Music has a universal ability to empower, energize and inspire. It also has the power to influence its audience, often without them realizing it. When it comes to a culture of drinking and drugs, music has been shown to play a role in helping to fuel addiction and normalize a seriously unhealthy way of life. Here, we’ll unpack how music and drugs have become intertwined — and, on the flip side, how music can become an uplifting tool for good.
The Power of Music
Music is full of messages, both overt and subtle, that can desensitize you to its content. The more music you listen to that references drugs in a casual or light-hearted way, the more inclined you may be to view substance abuse as a normal or even healthy thing.
It’s also a natural human response to want to emulate what you see. If you’re surrounded by messaging that says everyone is using drugs — especially the musicians you respect or even idolize — you’re more likely to want to do the same. This fact has been found to be especially true for adolescent listeners who are particularly impressionable.
Drug Portrayals Across Musical Genres
According to research conducted by the Prevention Research Center, references to drugs in rap music lyrics increased six-fold between 1979 and 1997. After 1993, almost 70% of rap songs mentioned drugs. While the glamorization of drugs in rap music may be the most overt, this genre is certainly not the only one in question. Hip-hop music is also known for heavy use of drug references — and it reflects in the drug use of its listeners.
The inherent problem is not the style or sound of the music but the way drugs are presented. With a high percentage of drug references, the majority of songs in some genres paint drugs as casual, cool and even positive — messaging that’s being absorbed by audiences.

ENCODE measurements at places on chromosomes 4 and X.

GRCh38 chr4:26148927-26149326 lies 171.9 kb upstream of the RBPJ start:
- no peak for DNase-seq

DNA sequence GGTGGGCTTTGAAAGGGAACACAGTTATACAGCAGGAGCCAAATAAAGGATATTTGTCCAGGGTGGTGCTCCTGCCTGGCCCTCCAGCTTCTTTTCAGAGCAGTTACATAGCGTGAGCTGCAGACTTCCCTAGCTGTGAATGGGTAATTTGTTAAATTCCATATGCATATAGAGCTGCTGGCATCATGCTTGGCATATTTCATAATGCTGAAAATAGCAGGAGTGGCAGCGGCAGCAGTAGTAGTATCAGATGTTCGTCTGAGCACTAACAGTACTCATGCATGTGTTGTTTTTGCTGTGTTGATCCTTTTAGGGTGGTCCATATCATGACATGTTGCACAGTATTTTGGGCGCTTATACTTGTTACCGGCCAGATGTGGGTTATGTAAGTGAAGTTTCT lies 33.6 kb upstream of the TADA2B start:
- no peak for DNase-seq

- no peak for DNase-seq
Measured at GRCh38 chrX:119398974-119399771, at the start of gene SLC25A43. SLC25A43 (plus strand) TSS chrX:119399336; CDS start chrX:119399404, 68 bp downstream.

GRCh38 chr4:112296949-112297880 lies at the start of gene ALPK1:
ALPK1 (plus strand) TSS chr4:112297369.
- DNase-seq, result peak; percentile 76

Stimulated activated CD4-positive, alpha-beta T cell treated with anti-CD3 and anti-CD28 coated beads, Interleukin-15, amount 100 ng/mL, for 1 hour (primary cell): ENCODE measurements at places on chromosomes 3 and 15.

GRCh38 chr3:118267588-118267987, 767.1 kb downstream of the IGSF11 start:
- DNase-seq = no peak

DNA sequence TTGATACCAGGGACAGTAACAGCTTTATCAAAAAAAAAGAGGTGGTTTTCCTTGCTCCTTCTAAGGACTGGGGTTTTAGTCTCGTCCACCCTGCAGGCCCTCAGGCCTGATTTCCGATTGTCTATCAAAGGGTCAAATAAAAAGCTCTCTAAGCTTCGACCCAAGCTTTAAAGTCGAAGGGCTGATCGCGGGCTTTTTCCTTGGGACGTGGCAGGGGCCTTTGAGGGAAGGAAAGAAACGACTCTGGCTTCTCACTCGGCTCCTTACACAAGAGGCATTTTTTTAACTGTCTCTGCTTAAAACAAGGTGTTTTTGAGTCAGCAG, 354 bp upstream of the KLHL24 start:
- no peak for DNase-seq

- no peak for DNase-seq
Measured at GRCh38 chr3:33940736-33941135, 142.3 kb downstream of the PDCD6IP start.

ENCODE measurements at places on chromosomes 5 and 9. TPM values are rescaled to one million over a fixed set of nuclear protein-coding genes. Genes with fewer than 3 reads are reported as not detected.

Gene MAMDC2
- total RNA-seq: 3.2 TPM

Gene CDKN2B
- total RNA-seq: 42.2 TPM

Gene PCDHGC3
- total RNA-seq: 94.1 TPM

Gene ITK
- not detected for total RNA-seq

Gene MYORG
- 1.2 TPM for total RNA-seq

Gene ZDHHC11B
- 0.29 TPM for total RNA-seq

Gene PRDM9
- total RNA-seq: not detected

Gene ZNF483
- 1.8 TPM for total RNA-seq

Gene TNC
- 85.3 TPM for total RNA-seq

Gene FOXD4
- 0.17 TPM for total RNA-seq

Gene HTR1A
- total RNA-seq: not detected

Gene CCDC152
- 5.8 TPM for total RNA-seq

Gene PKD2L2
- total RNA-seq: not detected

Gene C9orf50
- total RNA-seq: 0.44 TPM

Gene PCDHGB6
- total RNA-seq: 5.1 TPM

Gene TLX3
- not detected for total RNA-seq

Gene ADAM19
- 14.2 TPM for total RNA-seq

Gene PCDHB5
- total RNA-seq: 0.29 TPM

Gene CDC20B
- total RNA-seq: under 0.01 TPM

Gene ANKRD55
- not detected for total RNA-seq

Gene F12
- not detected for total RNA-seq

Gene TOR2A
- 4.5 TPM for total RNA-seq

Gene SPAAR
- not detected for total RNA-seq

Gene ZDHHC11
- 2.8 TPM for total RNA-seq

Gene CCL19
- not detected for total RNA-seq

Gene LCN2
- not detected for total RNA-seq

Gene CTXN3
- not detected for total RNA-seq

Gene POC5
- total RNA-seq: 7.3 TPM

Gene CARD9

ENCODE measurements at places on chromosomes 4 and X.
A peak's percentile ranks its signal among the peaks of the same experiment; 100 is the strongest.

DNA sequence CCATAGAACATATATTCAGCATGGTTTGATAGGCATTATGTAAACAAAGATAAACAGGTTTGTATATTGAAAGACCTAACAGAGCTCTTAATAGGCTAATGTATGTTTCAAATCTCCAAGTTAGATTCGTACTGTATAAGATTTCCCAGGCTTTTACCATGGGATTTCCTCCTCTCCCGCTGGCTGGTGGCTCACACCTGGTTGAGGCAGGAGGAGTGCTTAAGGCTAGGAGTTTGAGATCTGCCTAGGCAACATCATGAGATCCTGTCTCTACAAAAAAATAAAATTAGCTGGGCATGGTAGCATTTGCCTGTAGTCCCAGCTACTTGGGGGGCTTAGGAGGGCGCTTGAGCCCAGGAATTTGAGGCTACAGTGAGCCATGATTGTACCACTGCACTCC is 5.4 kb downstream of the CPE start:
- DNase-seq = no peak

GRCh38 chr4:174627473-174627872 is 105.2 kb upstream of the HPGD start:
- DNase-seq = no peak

How Your Music May Be Impacting Your Addiction
Music can have a powerful effect both emotionally and physically. It can cause shifts in your mood, both positive and negative, and induce physical responses like goosebumps or a desire to dance. If you struggle with addiction, music can serve as a dangerous trigger. With direct references that romanticize usage and glorify inebriation, it can make its listeners want to try — or keep using — substances even if they logically know that doing so is not healthy.
If you’re on the road to recovery and fighting for sobriety, you may not even realize how your music is triggering you. Even if you catch the overt references, the music may remind you of situations or people associated with past drug use, which can subconsciously kick-start cravings.
How to Harness the Positive Power of Music
Music also has incredibly positive qualities that can aid in your recovery. Listening to music has been shown to calm nerves in stressful situations, provide a healthy place to process negative emotions and help people to focus. Whether you’re listening to or creating music, it can serve as a vital creative outlet as you work to recover.
Music can also offer a lifeline of hope and inspiration. Many songs out there speak to the battle of addiction and share encouragement for recovery. As you begin to analyze the music you’re listening to, you might consider replacing songs that fuel your addiction with music that’s designed to help you heal. This music will tell you that you’re not alone.
Then, contact Gateway for treatment that works from a caring staff who will be with you for life.